From close to our earliest settlement, when we first kept records here, around 1850ish we have known and recorded deadly bushfires. Drought, hot winds, plus searing temperatures are a recipe for disaster and we have lived with and do live with this threat. But if you scan world news these fires happen everywhere. California and Greece spring to mind. But we tend to forget unless it is right in front of our face.
An envelope went around work today so we could each contribute to one of the appeals – so we could do something. I emptied my purse and I know I was not the only one. There is an overwhelming sense of shock and horror that hangs like a pall and none of us can think too long on this. The sadness is tangible even though we have not met these faces that no more live or breathe. Emotions of sadness and grief have taken hold of everyone. It provides a bond with any face that carries the same look of horror and as a nation we mirror each other. Each of these 180+ lives is part of us. We all feel an element of guilt because we are alive and have our loved ones around. Bickering and arguing over using too much hot water, or leaving a light on in your room is no longer a reason for annoyance.
Amid the horror stories are the stories of absolute heroism. Your everyday person who couldn’t save his own home but who wandered around his town for 6 hours checking each and every house and helping one person after another find their way to safety. Someone you wouldn’t think had that level of caring and courage in them. Someone you would catch holding up the bar at the local.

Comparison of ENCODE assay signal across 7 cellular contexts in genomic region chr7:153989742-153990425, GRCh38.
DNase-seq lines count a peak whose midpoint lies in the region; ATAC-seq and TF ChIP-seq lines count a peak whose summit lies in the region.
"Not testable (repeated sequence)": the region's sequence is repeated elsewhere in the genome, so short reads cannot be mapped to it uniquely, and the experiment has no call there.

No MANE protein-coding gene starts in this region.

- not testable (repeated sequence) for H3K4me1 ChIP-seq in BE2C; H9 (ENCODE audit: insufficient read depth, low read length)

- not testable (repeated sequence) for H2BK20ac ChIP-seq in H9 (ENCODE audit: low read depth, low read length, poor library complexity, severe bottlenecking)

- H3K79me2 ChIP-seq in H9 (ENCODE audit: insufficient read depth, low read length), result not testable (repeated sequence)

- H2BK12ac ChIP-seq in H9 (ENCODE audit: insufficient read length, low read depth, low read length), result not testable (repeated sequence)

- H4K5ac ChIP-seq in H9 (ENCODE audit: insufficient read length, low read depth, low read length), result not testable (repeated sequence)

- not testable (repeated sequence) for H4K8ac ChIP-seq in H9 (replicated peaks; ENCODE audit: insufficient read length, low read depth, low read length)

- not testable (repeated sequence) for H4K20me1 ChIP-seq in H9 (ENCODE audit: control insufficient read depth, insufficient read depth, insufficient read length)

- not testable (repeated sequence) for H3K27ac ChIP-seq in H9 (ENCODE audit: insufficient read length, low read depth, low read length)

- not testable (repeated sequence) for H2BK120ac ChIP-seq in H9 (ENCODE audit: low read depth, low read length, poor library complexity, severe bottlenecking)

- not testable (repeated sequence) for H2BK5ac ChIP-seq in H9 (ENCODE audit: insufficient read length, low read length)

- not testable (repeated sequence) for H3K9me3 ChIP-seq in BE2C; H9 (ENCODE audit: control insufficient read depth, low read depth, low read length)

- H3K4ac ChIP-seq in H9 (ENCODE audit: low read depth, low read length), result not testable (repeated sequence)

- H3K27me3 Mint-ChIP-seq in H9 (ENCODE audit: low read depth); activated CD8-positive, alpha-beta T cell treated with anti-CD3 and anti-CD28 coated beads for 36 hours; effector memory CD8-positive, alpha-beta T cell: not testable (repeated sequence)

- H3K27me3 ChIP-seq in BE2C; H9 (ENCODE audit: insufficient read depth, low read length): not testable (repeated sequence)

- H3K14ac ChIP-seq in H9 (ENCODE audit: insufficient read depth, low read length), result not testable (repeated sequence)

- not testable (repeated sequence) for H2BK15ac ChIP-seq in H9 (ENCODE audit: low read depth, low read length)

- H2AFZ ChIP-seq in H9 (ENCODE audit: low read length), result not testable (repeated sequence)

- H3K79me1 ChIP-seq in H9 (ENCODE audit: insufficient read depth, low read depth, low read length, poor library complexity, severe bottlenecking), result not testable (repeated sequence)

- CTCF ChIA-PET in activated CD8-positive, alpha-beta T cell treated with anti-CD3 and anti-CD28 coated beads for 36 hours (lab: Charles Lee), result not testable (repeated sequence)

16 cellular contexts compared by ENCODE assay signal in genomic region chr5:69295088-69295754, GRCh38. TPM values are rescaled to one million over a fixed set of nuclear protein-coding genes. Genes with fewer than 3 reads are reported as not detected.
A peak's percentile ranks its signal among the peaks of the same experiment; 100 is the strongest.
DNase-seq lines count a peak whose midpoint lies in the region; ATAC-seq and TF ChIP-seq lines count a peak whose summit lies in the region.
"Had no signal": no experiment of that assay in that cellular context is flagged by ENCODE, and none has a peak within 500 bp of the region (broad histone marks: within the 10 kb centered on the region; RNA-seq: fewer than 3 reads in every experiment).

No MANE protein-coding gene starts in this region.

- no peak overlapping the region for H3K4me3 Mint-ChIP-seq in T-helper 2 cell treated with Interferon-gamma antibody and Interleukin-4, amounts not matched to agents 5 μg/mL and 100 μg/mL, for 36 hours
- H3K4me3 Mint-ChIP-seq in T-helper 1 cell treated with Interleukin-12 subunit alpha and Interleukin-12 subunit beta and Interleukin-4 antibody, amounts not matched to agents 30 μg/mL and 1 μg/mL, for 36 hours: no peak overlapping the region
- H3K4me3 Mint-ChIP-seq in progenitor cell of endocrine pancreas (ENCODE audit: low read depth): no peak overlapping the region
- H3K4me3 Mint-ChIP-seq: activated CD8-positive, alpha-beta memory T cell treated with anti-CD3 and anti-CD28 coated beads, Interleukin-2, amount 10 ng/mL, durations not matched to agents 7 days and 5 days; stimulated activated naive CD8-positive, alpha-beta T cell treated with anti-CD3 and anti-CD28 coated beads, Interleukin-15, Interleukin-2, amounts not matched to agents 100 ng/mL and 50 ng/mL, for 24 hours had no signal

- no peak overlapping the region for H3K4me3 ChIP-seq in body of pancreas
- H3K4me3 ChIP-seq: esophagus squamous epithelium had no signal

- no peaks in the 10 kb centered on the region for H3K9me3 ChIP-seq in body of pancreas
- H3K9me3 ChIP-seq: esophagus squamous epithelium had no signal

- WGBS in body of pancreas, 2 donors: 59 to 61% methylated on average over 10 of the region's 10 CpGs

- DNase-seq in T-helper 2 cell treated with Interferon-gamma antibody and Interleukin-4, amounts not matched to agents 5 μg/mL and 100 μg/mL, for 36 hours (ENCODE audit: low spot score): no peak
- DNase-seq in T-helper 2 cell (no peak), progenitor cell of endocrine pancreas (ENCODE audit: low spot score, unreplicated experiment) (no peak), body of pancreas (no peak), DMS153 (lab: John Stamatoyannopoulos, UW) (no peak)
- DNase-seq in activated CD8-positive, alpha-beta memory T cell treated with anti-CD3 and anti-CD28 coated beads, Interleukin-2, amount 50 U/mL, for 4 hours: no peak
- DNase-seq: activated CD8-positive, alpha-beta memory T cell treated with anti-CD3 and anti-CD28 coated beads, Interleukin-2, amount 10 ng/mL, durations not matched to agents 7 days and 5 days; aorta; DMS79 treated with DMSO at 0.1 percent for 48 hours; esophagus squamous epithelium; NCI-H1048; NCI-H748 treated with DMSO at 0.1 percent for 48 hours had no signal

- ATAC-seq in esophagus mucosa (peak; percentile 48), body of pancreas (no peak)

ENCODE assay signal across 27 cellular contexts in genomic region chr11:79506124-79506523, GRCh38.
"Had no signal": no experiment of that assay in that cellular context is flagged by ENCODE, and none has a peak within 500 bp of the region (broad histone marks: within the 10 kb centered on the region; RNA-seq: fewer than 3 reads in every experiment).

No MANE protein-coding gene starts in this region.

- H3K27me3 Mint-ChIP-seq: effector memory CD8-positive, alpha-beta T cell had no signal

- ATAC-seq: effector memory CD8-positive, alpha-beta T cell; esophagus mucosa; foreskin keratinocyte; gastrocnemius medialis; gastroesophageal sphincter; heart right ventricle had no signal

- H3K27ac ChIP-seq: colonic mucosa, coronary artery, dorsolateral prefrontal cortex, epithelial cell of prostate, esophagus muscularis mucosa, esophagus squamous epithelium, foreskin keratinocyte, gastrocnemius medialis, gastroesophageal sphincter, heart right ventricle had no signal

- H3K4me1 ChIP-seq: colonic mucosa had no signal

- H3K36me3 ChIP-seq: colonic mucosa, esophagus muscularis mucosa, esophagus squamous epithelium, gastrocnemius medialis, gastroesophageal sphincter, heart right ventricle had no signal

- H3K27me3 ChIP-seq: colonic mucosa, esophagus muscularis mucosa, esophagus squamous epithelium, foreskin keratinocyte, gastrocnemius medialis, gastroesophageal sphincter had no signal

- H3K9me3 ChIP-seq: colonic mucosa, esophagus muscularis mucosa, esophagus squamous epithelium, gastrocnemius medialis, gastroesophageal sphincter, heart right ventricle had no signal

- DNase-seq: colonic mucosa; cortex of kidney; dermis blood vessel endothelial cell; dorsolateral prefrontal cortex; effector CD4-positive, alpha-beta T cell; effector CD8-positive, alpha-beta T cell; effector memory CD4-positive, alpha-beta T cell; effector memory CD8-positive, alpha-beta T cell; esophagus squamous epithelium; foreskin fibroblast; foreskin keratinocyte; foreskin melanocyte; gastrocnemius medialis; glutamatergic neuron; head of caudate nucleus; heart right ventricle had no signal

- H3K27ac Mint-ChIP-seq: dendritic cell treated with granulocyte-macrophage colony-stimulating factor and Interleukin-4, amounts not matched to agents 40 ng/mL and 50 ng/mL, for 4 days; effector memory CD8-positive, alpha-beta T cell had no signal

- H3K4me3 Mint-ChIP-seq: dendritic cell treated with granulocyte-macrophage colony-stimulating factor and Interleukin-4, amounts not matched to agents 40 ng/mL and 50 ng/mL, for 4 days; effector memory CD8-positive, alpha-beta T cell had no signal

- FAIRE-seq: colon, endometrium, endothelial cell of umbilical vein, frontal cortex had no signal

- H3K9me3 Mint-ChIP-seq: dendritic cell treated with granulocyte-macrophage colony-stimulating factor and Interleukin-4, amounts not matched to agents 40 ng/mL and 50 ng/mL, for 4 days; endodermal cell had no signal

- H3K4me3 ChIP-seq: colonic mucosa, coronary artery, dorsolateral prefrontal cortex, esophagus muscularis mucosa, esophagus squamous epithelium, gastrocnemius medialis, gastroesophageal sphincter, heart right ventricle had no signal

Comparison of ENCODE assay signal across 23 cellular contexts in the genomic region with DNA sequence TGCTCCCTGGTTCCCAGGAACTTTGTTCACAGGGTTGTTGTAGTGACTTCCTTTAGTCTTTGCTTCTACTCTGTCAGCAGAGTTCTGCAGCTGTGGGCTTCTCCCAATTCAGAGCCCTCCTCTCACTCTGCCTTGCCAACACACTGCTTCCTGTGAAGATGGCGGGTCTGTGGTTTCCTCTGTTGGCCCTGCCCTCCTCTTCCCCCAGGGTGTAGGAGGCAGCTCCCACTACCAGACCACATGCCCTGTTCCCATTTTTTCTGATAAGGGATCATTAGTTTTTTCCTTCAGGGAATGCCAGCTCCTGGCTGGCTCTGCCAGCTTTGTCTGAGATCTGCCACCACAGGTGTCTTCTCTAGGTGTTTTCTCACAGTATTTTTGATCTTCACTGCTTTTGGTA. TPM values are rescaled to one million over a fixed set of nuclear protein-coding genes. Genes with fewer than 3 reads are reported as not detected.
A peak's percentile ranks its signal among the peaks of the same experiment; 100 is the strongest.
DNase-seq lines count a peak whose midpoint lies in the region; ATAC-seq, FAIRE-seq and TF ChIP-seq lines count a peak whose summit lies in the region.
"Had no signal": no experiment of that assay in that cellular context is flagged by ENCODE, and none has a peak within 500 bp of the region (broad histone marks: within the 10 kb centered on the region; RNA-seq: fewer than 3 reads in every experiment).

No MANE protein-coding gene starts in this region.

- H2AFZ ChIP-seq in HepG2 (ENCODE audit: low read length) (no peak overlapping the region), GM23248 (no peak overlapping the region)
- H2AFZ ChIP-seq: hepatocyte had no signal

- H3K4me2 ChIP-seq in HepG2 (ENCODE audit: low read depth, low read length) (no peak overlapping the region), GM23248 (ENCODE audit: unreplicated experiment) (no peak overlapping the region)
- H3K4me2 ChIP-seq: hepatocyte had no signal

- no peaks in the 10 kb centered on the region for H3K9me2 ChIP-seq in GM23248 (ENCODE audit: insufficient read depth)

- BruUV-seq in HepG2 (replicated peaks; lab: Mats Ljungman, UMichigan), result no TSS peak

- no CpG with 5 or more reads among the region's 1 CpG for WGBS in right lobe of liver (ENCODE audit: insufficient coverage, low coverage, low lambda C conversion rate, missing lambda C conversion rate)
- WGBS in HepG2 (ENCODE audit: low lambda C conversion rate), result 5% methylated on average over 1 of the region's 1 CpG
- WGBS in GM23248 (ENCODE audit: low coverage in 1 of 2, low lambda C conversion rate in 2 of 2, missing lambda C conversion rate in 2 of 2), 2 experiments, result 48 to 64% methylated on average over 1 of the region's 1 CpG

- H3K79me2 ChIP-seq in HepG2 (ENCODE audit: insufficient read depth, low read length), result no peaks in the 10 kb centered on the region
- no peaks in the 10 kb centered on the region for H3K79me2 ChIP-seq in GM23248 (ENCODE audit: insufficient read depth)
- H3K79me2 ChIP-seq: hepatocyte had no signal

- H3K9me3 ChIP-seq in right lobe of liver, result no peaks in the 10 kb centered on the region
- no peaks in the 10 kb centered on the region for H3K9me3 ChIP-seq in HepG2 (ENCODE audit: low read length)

181 now dead. Confirmed.
Donations from around the country have topped $30million in funds and more than can be quantified in clothing, furniture and toys. Most of this has come from people like me and you. Everyone digs deep. You see, it could be any of us.
In the morning paper, I glance at the faces noone will see smile again, young lives tragically cut off and look at my own petty annoyances and tell myself ( inside )to shut up and suck it up!! You see, I have so much and I have this evening and tomorrow to look forward to. These beautiful and loving and loved young ones will never see the years I have and that seems terribly cruel.
Each year as summer dies and heads north to visit those we know in the northern hemisphere, news of fires and threats disappear from the evening news and it is almost as if they never were. Yet with so much human habitation and so much clearing it is likely we will see more of and hear of more fires and loss of precious life. While things fade and quiet during the winter approaching, I doubt I will forget what we have seen and heard this summer.
One never knows what lies ahead or what is waiting around the next corner.
This also is so typical – VICTIMS of the North Queensland’s devastating floods plan to hand over their aid cheques to the Victorian bushfire disaster appeal. Vast areas of state’s north remain inundated with almost 3000 homes damaged in the Ingham area alone, a legacy of ex-cyclone Ellie.
This tells you a little about the nature of we who live in this part of the world.
Just a little.